Monday, April 1, 2019

Trying to Imagine War

 On our recent camping trip, we visited the site of the Revolutionary War Battle of Eutaw Springs (September, 1781). 
  I don’t care to glorify war or to honor entities who cannot find a civilized way to settle conflict.  I do have a heart for the young men (and more recently women) who out of honestly held beliefs or desperate situations are the ones to lay down their lives on the front lines of battles. Wars should be remembered for them, and for lessons in peace gleaned from wars’ folly.  

  I thought i would write a few lines about what happened that autumn day at Eutaw Springs, but it’s a litany of boring dates and names of leaders who dragged their troops into death, maiming, and heartbreak.  Not really worth repeating.  As a matter of fact, both sides — the British and the Americans — even claimed to have won this, the last major engagement in the war in the Carolinas.  

British General Alexander Stewart's letter to his commander states, 

“With particular satisfaction I have the honour to inform your lordship, that on the 8th instant I was attacked by the rebel General Greene, with all the force he could collect in this province and North Carolina, and after an obstinate engagement, which lasted near two hours, I totally defeated him, and took two six pounders."

American General Nathanael Greene's letter to his commander states, 

“By far the most obstinate fight I ever saw. Victory was ours, and had it not been for one of those little incidents which frequently happen in the progress of war, we should have taken the whole British Army."

  On this quiet, beautiful river bank, miles and miles from anywhere, four thousand men from two armies met in brutal battle.  They blew each other apart from close range with muskets and canons for three hours and finished off the job with sabers and bayonets.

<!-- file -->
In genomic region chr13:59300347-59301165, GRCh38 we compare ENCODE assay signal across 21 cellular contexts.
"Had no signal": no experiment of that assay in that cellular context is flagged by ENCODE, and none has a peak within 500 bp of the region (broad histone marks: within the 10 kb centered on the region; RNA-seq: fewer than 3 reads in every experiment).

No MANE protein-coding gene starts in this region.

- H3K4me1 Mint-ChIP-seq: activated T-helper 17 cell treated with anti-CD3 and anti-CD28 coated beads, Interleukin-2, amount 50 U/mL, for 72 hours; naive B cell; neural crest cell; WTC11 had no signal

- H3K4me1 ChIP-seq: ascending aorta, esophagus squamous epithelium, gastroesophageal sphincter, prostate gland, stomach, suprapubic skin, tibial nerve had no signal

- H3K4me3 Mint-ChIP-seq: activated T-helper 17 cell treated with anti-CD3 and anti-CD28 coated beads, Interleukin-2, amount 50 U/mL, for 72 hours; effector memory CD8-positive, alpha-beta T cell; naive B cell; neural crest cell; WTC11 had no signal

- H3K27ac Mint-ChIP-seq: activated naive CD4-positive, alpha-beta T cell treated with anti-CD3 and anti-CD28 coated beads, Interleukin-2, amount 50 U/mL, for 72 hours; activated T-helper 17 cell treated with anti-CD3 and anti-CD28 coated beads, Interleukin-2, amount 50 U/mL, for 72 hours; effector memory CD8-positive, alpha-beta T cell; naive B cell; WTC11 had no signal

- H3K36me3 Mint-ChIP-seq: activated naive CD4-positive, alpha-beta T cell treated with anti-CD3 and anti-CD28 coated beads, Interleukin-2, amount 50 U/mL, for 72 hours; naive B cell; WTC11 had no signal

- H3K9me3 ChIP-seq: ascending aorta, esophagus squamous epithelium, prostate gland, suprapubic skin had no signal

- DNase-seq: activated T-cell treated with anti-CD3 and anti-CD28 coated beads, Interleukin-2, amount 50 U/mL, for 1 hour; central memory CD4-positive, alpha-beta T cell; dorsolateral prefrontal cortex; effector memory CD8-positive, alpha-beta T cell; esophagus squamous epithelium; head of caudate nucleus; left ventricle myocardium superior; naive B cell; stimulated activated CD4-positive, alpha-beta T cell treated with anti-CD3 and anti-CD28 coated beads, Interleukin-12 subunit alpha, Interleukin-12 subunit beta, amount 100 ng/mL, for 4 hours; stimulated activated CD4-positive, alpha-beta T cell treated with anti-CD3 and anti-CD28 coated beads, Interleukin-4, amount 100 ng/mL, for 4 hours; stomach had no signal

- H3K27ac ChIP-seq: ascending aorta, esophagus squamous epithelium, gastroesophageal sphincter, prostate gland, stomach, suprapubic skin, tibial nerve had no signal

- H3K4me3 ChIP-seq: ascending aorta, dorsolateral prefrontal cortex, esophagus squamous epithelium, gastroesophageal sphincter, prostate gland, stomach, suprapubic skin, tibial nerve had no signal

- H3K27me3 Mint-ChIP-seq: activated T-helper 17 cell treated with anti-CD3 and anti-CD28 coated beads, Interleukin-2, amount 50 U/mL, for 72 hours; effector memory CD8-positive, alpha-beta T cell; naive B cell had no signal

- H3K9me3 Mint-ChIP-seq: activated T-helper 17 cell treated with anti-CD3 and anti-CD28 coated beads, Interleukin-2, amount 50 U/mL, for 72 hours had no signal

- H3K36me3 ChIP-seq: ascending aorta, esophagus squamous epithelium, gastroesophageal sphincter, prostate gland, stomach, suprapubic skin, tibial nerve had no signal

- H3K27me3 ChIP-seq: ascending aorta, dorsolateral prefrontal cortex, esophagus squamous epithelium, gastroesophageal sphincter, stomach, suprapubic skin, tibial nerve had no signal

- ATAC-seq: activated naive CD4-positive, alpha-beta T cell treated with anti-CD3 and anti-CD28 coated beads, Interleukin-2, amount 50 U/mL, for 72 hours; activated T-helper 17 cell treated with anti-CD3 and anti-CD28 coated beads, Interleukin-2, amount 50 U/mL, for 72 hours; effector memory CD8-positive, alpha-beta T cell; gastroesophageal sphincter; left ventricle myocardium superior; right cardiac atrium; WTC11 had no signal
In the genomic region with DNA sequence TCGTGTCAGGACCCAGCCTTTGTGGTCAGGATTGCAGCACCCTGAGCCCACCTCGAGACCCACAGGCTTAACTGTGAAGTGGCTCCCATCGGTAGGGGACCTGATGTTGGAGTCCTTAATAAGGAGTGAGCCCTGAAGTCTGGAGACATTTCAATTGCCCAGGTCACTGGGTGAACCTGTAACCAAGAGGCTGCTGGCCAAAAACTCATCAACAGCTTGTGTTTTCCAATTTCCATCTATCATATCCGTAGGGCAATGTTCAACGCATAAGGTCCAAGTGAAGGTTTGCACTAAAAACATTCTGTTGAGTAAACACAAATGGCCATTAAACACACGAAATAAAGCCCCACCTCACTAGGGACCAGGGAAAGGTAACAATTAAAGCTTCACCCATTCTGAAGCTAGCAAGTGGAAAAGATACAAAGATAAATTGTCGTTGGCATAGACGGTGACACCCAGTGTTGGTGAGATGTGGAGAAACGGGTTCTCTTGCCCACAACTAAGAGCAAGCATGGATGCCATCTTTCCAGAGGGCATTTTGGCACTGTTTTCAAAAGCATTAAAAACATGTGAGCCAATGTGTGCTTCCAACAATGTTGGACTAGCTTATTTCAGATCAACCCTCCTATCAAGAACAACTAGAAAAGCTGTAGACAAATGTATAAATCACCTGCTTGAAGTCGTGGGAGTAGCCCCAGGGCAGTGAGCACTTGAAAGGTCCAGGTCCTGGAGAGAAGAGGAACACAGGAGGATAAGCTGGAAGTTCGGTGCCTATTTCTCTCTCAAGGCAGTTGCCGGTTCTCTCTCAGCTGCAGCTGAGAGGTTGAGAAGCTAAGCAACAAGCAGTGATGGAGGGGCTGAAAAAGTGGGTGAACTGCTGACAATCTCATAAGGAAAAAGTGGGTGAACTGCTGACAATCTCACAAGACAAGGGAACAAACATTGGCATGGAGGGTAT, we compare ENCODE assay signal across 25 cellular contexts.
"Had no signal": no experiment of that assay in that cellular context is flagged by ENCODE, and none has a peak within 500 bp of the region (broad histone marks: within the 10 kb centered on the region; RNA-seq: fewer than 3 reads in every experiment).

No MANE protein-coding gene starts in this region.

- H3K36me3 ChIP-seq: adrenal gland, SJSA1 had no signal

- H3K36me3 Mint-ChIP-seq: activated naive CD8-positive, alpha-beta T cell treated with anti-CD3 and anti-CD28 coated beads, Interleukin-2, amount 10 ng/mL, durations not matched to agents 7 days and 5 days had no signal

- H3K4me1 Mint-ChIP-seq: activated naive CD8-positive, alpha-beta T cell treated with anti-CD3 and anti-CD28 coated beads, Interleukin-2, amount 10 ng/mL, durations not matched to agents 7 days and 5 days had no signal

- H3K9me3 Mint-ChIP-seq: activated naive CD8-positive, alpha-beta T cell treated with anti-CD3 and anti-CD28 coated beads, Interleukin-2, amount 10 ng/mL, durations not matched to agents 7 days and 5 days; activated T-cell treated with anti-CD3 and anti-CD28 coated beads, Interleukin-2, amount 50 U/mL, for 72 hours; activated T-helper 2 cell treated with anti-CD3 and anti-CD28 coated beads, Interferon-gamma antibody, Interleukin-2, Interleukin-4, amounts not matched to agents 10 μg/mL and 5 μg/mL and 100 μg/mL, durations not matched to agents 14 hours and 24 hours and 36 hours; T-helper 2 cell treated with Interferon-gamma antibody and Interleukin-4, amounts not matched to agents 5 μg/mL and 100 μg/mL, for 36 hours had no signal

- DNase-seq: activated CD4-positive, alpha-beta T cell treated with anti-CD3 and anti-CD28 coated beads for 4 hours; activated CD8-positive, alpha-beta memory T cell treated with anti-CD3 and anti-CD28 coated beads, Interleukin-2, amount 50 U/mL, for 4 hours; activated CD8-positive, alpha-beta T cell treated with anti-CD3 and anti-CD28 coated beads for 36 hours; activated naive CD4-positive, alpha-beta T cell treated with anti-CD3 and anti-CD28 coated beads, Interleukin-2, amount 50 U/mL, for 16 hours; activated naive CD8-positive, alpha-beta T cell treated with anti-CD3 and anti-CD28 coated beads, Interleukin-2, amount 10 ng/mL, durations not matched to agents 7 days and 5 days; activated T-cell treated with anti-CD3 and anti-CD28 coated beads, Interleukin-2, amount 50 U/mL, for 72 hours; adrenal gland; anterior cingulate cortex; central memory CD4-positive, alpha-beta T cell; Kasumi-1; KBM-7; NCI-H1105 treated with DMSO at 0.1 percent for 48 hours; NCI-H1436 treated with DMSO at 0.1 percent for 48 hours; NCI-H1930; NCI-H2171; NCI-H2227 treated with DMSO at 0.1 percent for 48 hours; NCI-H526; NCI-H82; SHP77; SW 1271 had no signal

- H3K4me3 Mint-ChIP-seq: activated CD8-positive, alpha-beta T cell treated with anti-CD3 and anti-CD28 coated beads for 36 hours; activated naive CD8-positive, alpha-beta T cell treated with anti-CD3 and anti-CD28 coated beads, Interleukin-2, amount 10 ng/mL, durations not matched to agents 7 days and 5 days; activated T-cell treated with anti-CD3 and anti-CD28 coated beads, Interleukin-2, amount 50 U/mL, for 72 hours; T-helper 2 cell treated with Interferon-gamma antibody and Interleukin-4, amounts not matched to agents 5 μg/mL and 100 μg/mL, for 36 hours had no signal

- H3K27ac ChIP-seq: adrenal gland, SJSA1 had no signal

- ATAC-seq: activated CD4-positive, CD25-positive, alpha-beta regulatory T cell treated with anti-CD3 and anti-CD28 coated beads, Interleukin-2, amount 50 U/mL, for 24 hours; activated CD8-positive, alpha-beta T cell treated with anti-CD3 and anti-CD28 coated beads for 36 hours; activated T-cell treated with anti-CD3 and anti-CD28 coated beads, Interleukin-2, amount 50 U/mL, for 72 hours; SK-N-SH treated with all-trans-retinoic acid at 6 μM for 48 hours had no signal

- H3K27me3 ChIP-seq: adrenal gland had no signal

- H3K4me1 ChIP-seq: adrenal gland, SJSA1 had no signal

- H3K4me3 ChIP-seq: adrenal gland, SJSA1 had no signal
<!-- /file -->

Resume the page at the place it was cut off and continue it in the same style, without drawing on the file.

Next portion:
Heavy rain prevented continuation of the fighting, and having lost a third of his men, Stewart marched back to British-held Charleston. 



In the end 500 Americans and 700 British lay dead in this bloody clearing, with many more wounded.

 We stood at the foot of trees weighted down with purple wisteria, no sounds but the birds, no odor but the floral perfume, and tried to imagine the carnage that happened here.


  1. Each side had their own story even back then:)

  2. Tactics were brutal in those days - you just have to watch the battle scenes brilliantly done
    in the movie: "The Patriot" (Mel Gibson) to see the utter murderous and futile tactics.

    Of course all this historical now still results in the second amendment to "bear arms" - ha ha, is this because
    you think the Poms, Frogs or the Spaniards will come back again? I think not, who would want the mess that the USA
    is in today!!!
    The "NRA" mob live still in the days of the Revolutionary wars of Independence!

    Good report anyhow, Cynthia.

  3. We still don't get it that war is a very poor way to settle things. Shortly after a war is over they go at it again.

  4. I supposed both sides had to claim victory to justify all that horror.

  5. Still same thing is going on.. That is sad.

  6. Interesting. Wars don't always achieve a great deal.

  7. Such a sad loss of life on both sides. I can't imagine the carnage there, horrific.

  8. What a brutal battle, with both sides believing in their cause.

  9. I tried to teach history junking the boring history books and have students read well written and historically accurate novels, adding my own stories to the mix. As you wrote war is never to be glorified. Never ever....

  10. It is hard to imagine such slaughter and wastage of lives.